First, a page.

• "How Queen's shop fell foul of pate rules" - the Daily Express says Norfolk trading standards officers ticked off the Sandringham estate gift shop over food labelling

Symbolic victory?

After a day of debate about the Sun's apparent removal of topless models from page three, its management were still coy about whether their confinement to the web was permanent.

Is it really true? Readers darting past page one are greeted with... a pot of butternut squash and red pepper soup, thanks to a supermarket advertisement. But, sure enough, overleaf, is the headline: "Thanks for the mammaries." Even this wasn't confirmation of page three's demise, however. It refers to a risque pictorial history of the surgically altered figures of models - and Celebrity Big Brother contestants - Katie Price and Alicia Douvall.

Most commentators are convinced the feature has been retired. The Independent's editorial cheers a "symbolic victory" and gives credit to the No More Page 3 campaign, adding: "The broad distaste for Page 3 demonstrates an evolving [public] mood."

"What made the difference was the internet," writes Joan Smith in the Guardian. "[It] allowed a new generation of women to articulate their opposition to Page 3 and support each other in the face of a backlash." The Financial Times's Matthew Engel agrees the web was crucial, but for different reasons: "It was no longer necessary for teenage boys (and overgrown teenagers) to buy a newspaper... to study women's bodies." Pointing to the removal of the paywall from the Sun's "glamour" shots, he adds: "One interpretation is that a crucial element of the strategy is to drive up internet traffic."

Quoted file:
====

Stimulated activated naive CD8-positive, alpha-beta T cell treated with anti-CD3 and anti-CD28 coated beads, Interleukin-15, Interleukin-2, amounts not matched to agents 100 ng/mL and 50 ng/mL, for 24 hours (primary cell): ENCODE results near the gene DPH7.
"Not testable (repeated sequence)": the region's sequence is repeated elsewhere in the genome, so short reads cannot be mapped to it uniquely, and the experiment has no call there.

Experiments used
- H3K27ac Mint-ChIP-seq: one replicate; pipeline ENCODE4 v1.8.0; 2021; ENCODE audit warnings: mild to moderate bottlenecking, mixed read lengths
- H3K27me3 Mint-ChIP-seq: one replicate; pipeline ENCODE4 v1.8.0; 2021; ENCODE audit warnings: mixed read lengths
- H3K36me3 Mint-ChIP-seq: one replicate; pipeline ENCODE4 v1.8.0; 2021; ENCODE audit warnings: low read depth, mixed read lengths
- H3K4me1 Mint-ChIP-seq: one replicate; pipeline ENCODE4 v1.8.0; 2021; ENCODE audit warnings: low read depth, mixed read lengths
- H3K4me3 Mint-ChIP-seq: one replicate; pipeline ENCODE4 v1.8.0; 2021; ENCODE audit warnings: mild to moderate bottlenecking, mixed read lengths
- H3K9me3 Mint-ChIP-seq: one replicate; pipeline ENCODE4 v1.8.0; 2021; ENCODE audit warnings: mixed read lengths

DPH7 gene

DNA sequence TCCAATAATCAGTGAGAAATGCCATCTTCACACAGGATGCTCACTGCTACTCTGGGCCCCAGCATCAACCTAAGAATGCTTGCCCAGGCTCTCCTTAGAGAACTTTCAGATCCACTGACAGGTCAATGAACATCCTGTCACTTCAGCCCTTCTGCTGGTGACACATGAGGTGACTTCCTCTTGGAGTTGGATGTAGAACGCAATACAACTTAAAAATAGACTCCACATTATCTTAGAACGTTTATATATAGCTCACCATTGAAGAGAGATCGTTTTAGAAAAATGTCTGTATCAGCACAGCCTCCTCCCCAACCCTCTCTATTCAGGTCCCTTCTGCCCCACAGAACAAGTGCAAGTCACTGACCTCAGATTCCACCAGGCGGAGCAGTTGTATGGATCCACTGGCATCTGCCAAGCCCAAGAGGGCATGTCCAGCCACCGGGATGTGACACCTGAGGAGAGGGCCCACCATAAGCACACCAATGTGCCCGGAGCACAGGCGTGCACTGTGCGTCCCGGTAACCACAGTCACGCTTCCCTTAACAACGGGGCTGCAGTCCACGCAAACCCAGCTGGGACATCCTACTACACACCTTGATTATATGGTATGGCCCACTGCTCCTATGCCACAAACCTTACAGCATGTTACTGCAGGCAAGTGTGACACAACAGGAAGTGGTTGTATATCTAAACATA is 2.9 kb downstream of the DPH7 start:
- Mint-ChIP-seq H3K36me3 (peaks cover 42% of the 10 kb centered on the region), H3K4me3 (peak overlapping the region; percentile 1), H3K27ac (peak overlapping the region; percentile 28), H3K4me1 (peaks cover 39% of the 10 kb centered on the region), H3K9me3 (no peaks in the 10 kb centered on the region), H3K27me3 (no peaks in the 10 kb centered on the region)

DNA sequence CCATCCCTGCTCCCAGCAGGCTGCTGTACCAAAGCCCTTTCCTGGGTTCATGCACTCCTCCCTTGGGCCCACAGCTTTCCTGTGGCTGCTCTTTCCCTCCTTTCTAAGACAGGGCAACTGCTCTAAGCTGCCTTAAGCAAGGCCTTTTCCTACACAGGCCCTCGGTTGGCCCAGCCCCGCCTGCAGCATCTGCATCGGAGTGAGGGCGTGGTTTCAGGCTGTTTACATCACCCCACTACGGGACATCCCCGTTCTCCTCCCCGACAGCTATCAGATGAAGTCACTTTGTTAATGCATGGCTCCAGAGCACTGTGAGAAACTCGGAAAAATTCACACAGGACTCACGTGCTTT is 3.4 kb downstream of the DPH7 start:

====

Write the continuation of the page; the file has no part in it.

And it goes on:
Three decades after protesting against page three as a student, Alice Thompson writes in the Times that its removal only feels a victory "of sorts". She references "brutal, violent, perverted" internet porn, female genital mutilation and domestic violence among bigger concerns in the "war on sexism".

In any case, suggests the Daily Mail's Sarah Vine: "You can see more naked flesh on a Friday night out. Young women don't need Page 3 to be humiliated in public: they're managing it perfectly well by themselves." She adds: "Doesn't it seem a little rum that just a week after the whole liberal world was demanding the right for Charlie Hebdo to publish whatever it liked, no matter how offensive, it should be so loudly celebrating the death of another form of free expression."